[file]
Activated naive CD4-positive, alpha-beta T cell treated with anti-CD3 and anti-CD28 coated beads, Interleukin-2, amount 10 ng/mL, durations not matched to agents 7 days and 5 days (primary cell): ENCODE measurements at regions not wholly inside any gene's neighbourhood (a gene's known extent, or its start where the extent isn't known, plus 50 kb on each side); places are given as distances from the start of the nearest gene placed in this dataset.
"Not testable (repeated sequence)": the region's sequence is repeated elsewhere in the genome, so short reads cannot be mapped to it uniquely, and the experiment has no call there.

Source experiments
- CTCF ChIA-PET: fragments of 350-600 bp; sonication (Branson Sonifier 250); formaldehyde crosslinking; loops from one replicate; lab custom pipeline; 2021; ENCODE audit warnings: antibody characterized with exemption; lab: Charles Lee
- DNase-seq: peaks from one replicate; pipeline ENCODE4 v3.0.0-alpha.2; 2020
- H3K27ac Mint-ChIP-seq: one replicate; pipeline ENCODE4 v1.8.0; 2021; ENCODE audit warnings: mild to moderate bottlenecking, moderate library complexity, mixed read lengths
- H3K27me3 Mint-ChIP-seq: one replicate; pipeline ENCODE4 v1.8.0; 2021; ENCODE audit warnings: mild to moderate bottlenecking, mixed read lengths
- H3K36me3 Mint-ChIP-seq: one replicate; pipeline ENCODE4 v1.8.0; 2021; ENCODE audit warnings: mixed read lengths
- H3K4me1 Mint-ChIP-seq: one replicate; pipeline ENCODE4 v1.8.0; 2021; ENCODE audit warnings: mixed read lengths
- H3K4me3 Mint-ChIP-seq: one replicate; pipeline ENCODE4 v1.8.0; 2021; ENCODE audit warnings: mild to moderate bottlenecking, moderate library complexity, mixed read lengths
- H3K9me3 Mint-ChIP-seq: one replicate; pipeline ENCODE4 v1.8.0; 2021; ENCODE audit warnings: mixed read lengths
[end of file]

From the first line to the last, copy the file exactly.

Activated naive CD4-positive, alpha-beta T cell treated with anti-CD3 and anti-CD28 coated beads, Interleukin-2, amount 10 ng/mL, durations not matched to agents 7 days and 5 days (primary cell): ENCODE measurements at regions not wholly inside any gene's neighbourhood (a gene's known extent, or its start where the extent isn't known, plus 50 kb on each side); places are given as distances from the start of the nearest gene placed in this dataset.
"Not testable (repeated sequence)": the region's sequence is repeated elsewhere in the genome, so short reads cannot be mapped to it uniquely, and the experiment has no call there.

Source experiments
- CTCF ChIA-PET: fragments of 350-600 bp; sonication (Branson Sonifier 250); formaldehyde crosslinking; loops from one replicate; lab custom pipeline; 2021; ENCODE audit warnings: antibody characterized with exemption; lab: Charles Lee
- DNase-seq: peaks from one replicate; pipeline ENCODE4 v3.0.0-alpha.2; 2020
- H3K27ac Mint-ChIP-seq: one replicate; pipeline ENCODE4 v1.8.0; 2021; ENCODE audit warnings: mild to moderate bottlenecking, moderate library complexity, mixed read lengths
- H3K27me3 Mint-ChIP-seq: one replicate; pipeline ENCODE4 v1.8.0; 2021; ENCODE audit warnings: mild to moderate bottlenecking, mixed read lengths
- H3K36me3 Mint-ChIP-seq: one replicate; pipeline ENCODE4 v1.8.0; 2021; ENCODE audit warnings: mixed read lengths
- H3K4me1 Mint-ChIP-seq: one replicate; pipeline ENCODE4 v1.8.0; 2021; ENCODE audit warnings: mixed read lengths
- H3K4me3 Mint-ChIP-seq: one replicate; pipeline ENCODE4 v1.8.0; 2021; ENCODE audit warnings: mild to moderate bottlenecking, moderate library complexity, mixed read lengths
- H3K9me3 Mint-ChIP-seq: one replicate; pipeline ENCODE4 v1.8.0; 2021; ENCODE audit warnings: mixed read lengths